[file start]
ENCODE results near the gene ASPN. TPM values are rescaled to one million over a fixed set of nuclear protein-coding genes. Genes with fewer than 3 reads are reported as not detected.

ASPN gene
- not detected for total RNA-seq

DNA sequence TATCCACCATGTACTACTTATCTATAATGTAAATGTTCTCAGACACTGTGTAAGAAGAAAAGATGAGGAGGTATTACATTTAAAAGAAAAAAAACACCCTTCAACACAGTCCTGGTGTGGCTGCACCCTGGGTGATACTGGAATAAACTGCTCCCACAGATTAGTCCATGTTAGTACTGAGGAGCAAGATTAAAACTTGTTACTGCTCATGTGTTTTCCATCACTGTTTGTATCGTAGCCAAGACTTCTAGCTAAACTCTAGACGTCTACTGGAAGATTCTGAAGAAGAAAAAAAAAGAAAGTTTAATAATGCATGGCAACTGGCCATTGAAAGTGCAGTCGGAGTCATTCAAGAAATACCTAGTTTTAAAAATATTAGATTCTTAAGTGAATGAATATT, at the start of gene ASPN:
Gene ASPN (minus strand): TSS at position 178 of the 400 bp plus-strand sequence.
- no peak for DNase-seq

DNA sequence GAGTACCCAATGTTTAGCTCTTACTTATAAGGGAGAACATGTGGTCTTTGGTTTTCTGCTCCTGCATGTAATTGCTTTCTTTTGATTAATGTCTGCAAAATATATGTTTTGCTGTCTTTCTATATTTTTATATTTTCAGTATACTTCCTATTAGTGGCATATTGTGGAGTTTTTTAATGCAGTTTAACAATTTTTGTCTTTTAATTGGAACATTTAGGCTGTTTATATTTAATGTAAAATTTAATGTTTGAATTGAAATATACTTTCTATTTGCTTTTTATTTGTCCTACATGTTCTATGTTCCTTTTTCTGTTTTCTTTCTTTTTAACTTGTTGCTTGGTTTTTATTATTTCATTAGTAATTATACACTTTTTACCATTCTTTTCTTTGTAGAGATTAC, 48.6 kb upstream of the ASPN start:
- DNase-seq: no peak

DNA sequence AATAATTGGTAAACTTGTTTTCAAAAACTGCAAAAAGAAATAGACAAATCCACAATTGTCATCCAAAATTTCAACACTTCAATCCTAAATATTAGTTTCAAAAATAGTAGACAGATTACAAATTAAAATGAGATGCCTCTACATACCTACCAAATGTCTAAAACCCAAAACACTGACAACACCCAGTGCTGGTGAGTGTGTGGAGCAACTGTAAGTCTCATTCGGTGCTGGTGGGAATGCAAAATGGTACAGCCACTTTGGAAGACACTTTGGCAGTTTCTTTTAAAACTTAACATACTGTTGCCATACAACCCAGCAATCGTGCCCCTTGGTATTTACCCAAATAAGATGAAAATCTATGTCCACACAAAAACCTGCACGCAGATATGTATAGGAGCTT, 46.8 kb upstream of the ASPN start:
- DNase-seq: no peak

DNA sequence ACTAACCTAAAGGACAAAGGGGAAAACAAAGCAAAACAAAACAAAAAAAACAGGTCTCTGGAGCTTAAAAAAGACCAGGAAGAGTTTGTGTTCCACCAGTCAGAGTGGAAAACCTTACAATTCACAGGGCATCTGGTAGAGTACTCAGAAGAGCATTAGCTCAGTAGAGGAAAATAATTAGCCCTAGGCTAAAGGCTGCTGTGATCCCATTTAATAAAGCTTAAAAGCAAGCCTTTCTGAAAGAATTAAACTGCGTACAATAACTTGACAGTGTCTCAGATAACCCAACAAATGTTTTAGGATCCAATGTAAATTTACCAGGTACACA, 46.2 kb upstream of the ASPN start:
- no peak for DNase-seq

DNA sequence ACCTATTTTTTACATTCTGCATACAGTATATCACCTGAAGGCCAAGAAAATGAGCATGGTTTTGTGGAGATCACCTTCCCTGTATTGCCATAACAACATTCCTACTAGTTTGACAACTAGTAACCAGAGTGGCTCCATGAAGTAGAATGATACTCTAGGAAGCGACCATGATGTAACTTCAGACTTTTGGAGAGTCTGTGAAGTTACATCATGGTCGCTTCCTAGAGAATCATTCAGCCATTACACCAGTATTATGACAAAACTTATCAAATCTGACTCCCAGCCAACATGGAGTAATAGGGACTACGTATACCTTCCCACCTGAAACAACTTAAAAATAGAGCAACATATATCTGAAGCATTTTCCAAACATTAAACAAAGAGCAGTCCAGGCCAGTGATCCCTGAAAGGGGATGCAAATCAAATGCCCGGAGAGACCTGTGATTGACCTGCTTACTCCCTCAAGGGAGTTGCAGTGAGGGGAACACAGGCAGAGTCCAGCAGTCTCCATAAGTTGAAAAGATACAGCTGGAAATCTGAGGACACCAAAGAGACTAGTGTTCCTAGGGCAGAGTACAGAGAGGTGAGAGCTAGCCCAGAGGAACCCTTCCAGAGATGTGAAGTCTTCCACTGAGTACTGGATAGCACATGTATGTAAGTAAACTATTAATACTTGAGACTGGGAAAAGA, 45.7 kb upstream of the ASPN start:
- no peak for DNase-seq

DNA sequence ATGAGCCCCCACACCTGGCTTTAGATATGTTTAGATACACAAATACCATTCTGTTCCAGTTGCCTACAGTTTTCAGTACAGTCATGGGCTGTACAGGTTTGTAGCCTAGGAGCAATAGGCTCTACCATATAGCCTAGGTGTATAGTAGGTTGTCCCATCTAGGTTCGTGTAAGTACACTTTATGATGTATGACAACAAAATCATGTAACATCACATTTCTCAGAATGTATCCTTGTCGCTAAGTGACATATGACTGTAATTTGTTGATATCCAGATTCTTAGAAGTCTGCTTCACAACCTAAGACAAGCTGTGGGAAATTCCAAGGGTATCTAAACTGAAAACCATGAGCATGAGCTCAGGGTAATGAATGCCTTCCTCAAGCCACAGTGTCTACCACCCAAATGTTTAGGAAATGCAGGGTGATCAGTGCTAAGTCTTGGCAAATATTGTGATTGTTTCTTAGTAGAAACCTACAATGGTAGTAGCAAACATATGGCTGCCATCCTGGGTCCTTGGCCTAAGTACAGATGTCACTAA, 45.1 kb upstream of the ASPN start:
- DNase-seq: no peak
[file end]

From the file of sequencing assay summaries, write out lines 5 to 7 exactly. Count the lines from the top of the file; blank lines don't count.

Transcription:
Gene ASPN (minus strand): TSS at position 178 of the 400 bp plus-strand sequence.
- no peak for DNase-seq

DNA sequence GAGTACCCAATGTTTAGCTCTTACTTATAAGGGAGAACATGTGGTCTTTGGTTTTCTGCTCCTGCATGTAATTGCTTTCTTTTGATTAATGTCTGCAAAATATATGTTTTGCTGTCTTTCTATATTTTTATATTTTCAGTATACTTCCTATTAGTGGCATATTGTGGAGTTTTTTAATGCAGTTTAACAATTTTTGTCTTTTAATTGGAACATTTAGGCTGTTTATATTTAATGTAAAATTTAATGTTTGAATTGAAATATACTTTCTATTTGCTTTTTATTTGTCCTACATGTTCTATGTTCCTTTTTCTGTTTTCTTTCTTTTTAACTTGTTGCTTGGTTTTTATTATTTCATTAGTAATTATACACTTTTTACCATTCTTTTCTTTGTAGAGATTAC, 48.6 kb upstream of the ASPN start: